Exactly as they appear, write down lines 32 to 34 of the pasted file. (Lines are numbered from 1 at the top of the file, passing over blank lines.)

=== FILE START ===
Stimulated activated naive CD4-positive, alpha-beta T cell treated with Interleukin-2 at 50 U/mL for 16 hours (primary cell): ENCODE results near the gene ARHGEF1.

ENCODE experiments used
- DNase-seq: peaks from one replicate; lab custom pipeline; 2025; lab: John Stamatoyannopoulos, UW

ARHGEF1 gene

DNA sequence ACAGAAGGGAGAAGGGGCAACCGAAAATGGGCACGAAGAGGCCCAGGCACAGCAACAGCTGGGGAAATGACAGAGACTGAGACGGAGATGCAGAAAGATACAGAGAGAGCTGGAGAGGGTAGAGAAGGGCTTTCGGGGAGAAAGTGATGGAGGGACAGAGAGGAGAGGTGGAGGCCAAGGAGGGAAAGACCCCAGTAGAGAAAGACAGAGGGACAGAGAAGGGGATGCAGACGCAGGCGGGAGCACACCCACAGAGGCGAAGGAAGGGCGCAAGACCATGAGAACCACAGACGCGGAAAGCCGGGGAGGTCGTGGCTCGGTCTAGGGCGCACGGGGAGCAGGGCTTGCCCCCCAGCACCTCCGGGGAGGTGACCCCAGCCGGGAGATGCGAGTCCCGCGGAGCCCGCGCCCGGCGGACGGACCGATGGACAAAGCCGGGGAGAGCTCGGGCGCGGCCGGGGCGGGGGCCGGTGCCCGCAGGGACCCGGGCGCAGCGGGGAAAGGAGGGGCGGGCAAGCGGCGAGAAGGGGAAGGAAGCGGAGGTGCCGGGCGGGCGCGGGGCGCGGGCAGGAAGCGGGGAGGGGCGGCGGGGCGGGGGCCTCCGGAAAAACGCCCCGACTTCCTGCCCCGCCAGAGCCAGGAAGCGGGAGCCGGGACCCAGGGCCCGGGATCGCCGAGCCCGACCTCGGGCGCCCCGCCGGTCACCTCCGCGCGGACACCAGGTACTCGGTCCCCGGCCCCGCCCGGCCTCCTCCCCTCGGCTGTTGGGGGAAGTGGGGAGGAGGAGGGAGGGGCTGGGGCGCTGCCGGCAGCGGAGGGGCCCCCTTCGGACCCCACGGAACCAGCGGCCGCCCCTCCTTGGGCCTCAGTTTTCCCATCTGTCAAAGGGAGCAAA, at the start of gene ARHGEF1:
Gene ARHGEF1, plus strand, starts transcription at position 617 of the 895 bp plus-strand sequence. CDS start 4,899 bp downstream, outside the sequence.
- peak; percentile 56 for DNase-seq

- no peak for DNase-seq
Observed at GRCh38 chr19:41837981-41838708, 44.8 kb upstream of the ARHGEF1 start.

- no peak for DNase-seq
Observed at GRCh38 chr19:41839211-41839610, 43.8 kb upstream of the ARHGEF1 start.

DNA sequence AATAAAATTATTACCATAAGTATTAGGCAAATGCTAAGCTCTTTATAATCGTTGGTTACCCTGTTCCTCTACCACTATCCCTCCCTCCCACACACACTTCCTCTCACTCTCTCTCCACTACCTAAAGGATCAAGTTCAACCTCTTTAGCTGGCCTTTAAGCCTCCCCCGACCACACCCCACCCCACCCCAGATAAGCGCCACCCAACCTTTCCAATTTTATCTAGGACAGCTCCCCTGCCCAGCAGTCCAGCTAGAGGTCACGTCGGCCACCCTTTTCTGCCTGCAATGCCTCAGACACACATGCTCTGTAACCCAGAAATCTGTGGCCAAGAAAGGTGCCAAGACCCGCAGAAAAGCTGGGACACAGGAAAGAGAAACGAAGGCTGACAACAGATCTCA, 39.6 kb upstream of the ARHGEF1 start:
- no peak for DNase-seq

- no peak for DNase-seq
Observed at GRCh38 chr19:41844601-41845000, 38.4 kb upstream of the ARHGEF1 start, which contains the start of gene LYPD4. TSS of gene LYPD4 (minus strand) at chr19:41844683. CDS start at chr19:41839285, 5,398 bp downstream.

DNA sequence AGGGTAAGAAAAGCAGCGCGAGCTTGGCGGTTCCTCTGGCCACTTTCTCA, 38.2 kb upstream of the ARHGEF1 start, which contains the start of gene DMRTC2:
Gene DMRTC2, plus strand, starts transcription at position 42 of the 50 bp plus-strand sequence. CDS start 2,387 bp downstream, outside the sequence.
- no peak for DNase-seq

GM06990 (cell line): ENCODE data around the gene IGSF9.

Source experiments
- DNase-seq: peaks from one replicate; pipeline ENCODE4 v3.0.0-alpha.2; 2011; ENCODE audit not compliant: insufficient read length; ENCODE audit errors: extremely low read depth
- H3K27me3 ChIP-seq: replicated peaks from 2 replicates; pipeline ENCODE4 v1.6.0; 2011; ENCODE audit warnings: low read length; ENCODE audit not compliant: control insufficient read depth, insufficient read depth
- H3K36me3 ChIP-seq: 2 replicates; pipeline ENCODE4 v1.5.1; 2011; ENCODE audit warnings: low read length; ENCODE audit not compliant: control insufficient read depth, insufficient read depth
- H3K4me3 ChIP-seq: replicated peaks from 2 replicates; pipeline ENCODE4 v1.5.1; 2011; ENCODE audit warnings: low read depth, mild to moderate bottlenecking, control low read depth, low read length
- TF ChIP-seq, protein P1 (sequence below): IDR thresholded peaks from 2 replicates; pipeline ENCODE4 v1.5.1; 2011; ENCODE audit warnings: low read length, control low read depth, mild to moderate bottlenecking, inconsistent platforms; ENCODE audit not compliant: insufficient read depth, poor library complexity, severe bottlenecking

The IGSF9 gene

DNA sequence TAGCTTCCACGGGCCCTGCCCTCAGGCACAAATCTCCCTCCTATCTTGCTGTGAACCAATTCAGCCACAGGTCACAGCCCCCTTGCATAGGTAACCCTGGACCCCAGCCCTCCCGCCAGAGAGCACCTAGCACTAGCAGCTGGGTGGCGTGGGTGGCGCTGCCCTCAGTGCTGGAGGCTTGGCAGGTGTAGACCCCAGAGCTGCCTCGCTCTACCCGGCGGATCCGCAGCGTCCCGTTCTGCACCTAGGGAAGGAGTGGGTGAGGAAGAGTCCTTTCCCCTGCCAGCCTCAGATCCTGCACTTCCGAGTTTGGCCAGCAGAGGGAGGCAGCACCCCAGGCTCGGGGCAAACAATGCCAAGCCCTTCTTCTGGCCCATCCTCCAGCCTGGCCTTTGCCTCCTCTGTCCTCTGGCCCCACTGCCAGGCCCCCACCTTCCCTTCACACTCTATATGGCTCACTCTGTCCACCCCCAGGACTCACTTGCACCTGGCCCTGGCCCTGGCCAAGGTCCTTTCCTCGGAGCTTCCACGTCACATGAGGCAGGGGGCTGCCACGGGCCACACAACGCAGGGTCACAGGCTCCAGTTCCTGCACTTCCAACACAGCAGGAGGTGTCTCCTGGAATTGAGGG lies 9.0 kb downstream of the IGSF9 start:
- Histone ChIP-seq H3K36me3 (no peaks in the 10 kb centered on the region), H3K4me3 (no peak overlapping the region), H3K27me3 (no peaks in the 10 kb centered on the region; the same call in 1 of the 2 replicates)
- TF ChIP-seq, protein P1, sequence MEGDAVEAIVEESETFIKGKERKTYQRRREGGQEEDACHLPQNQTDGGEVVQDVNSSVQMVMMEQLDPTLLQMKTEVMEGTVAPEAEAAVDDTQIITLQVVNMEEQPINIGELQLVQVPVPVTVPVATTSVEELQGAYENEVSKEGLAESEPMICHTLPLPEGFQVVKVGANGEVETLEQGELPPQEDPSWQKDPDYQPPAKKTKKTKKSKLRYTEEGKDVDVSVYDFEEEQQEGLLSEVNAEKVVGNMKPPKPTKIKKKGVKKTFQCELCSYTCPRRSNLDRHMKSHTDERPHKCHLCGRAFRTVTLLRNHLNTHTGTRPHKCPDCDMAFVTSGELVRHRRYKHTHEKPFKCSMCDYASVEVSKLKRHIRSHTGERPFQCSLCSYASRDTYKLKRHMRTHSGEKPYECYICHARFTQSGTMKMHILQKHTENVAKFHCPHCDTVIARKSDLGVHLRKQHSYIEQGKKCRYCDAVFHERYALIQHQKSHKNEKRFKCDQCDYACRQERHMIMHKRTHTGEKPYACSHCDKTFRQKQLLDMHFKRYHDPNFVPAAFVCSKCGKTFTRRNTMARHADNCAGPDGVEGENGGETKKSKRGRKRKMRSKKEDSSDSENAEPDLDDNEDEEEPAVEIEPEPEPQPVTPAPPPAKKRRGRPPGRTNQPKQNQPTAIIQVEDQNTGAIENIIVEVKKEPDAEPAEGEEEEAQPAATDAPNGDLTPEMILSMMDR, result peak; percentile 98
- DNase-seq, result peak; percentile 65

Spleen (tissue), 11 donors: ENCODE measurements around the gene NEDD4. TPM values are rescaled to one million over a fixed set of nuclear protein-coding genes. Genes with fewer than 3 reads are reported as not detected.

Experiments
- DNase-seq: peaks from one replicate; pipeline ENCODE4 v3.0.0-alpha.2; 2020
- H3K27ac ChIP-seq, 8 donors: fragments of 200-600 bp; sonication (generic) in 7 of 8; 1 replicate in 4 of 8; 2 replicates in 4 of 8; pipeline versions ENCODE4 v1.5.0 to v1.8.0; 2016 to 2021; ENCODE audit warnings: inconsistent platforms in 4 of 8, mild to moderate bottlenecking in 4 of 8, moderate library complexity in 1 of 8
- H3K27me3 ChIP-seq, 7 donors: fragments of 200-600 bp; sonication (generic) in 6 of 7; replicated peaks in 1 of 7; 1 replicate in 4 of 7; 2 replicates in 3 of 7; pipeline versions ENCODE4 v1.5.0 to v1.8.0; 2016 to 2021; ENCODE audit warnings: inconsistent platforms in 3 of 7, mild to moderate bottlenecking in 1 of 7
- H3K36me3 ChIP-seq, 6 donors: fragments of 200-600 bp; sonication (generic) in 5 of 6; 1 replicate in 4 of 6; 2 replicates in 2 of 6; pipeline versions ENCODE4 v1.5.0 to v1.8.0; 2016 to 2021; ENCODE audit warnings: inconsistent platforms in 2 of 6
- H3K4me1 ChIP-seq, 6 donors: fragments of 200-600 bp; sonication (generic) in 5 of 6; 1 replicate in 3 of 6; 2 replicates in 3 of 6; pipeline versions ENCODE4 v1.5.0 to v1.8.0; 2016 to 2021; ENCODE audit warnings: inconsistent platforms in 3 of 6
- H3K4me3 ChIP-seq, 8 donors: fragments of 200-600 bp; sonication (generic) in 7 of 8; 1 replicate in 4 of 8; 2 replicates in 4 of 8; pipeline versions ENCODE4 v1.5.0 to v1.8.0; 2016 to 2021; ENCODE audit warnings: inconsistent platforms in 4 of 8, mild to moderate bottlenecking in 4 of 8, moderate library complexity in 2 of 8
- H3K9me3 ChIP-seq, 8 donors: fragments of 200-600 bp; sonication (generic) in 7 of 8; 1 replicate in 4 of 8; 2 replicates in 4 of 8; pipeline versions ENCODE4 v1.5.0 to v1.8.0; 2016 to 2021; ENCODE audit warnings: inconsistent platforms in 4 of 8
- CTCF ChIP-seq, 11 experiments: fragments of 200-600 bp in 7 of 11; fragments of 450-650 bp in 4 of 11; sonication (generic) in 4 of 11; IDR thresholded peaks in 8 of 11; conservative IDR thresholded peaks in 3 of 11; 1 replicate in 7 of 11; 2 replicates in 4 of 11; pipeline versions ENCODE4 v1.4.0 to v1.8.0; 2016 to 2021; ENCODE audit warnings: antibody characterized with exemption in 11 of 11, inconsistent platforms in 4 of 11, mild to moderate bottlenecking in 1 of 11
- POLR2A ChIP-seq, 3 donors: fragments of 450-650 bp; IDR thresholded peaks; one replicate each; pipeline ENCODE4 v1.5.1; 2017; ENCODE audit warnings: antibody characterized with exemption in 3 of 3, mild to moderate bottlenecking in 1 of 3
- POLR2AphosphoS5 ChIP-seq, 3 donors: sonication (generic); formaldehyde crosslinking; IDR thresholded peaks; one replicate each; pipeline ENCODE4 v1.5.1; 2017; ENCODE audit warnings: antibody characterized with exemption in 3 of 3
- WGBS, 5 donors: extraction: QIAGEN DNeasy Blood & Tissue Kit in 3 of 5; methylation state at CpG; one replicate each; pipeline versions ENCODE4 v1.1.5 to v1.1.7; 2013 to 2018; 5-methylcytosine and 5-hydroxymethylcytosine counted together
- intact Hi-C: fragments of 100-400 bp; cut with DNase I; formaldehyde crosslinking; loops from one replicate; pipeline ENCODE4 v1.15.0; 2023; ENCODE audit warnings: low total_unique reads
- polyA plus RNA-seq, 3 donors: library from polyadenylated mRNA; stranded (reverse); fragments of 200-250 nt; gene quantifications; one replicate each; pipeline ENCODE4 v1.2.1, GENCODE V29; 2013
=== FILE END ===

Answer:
Experiments
- DNase-seq: peaks from one replicate; pipeline ENCODE4 v3.0.0-alpha.2; 2020
- H3K27ac ChIP-seq, 8 donors: fragments of 200-600 bp; sonication (generic) in 7 of 8; 1 replicate in 4 of 8; 2 replicates in 4 of 8; pipeline versions ENCODE4 v1.5.0 to v1.8.0; 2016 to 2021; ENCODE audit warnings: inconsistent platforms in 4 of 8, mild to moderate bottlenecking in 4 of 8, moderate library complexity in 1 of 8